Profile: Larry Lerner

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The movement to save the High Line started as a grassroots operation, localized in Chelsea and the Meatpacking District.  From the very early days, the neighborhood newspapers of Community Media (The Villager, Gay City News, Downtown Express, and later, Chelsea Now) have carried some of the best coverage of the project.

Chelsea Now was launched in 2006 to focus exclusively on the recently-rezoned and rapidly-changing neighborhood. Larry Lerner was hired as a reporter for the paper and quickly promoted to Associate Editor. (Community Media’s Associate Editors are its papers top editors). During his time at Chelsea Now, in addition to many, many other valuable Chelsea stories, Larry wrote some of our favorite High Line articles. (He also took some compelling photographs.)

Larry was the first journalist to note the High Line’s threatened status at the Rail Yards. In December, the paper carried an extensive interview with Robert Hammond about the Rail Yards, and a forceful editorial making the case for the High Line at the Rail Yards.

He’s also covered many of our public programs, including the High Line Cell Phone Tour.

A more complete list of Larry’s articles for Chelsea Now can be seen here.

Along with two other editors and a creative director, Larry was laid off in late January. I sat down with him briefly to chat about his time at Chelsea Now, and what’s coming up next. Our conversation is after the jump.

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News Roundup January 7-14, 2008

The Times reports that ad firm Ogilvy-Mather plans to take over a building at 11th Avenue & 47th Street, making them pioneers on the Far West side. Though, it must be noted, their building is not really all *that* close to the Rail Yards site.

Andrew Berman (he of many community activist organizations) takes out the big guns for the current status of the planning process in Chelsea Now – making a number of excellent points in the process.

Crain’s notes the HYCAC’s open letter, giving special attention to the organization’s implicit support for the Brookfield site plan.

The New York Observer’s real estate blog suggests that Merrill Lynch’s decision to renew its lease on current offices at the World Financial Center (owned and administered by Brookfield Properties) could potentially work in favor of the Brookfield plan… although the suggestion that Brookfield could conceivably talk Merrill into becoming the anchor tenant they currently lack seems unfounded at this juncture.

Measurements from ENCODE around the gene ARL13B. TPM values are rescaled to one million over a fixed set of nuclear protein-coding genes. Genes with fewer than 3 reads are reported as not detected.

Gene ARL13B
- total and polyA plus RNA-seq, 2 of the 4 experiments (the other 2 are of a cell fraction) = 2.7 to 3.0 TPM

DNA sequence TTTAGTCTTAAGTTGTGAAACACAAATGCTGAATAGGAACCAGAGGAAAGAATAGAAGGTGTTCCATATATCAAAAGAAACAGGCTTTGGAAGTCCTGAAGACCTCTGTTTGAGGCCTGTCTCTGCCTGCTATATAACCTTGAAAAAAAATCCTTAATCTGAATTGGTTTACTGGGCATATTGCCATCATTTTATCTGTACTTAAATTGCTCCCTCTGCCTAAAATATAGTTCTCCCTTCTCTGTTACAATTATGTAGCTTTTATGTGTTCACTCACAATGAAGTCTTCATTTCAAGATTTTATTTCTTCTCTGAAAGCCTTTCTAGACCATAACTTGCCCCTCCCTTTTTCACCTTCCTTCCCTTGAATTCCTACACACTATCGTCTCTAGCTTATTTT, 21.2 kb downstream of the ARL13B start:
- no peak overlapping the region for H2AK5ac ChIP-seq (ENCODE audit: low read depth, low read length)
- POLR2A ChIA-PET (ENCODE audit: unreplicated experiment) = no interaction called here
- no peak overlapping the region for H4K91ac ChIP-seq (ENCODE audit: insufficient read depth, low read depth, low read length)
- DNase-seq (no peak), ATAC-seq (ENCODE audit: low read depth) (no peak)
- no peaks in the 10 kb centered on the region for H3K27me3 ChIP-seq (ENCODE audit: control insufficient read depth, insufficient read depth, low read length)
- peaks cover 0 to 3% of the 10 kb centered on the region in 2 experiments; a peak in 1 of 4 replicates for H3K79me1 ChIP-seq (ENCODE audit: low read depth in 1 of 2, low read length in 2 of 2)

And, to file under “Old but worthy:” Stephen Holl discusses his strategies to make the Extell plan “9/11 proof” in New York’s Daily Intelligencer.

Weekly News Roundup, December 11-18

  • Related Companies announces a $1.4 Billion investment by firms including Goldman Sachs and MSD Capital. While the firm’s release remarks that this news does not impact any of their current plans, including their West Side Rail Yards redevelopment proposal, the timing of their announcement is certainly convenient. The Times reports on this here.
  • Gothamist also picked up on the Crain’s story from yesterday, emphasizing the irony that the two developments that seem to have gotten the most public support so far in the review process (Brookfield and Extell) appear to be on the early chopping block due to their lack of anchor tenants.
  • New York’s Daily Intelligencer created a rather nifty grid detailing the various projects that outgoing economic-development mayor Dan Doctoroff is leaving in the lurch, including the extension of the No. 7 line to 11th Avenue and 33rd Street (described by many as a project that “must happen” in order for West Side Rail Yards redevelopment to proceed). They deem the prognosis good.
  • Another nearby project that will help create the vaunted West Side of the future is the long-discussed, little-developed Moynihan Station project, which seems to be picking up some steam with the Empire State Development Corporation’s adoption of a Related/Vornado partnership to implement the plan. Chelsea Now reports on a recent scoping hearing on this project here.

Media Round Up, December 3-10

Chelsea Now/Villager Editorial on the High Line at the Rail Yards

This week’s issue of Chelsea Now features an editorial making the case for preserving the entire High Line at the rail yards. The Villager also ran the editorial.

The piece focuses on the High Line’s ability to add value to the site by increasing the value of the surrounding real estate, drawing tourists to the area, serving as an invaluable connector to three West Side neighborhoods, and lending some historic context to the site.

Now that the Hudson Yards bids are in, over the next few months Chelsea Now will deal with key aspects of the proposals, starting with this week’s Q&A on the northern section of the High Line.

 The High Line is a critical component of the Hudson Yards redevelopment project. Even the developers think so: The majority of them are supporting retention of the northern section of the High Line in their bids.

 The High Line makes good economic sense, as borne out already in Chelsea, where real estate values have appreciated considerably in part because of the elevated rail line’s renaissance, and star architects have flocked to build innovative structures nearby.

Read the entire editorial after the jump. Continue reading

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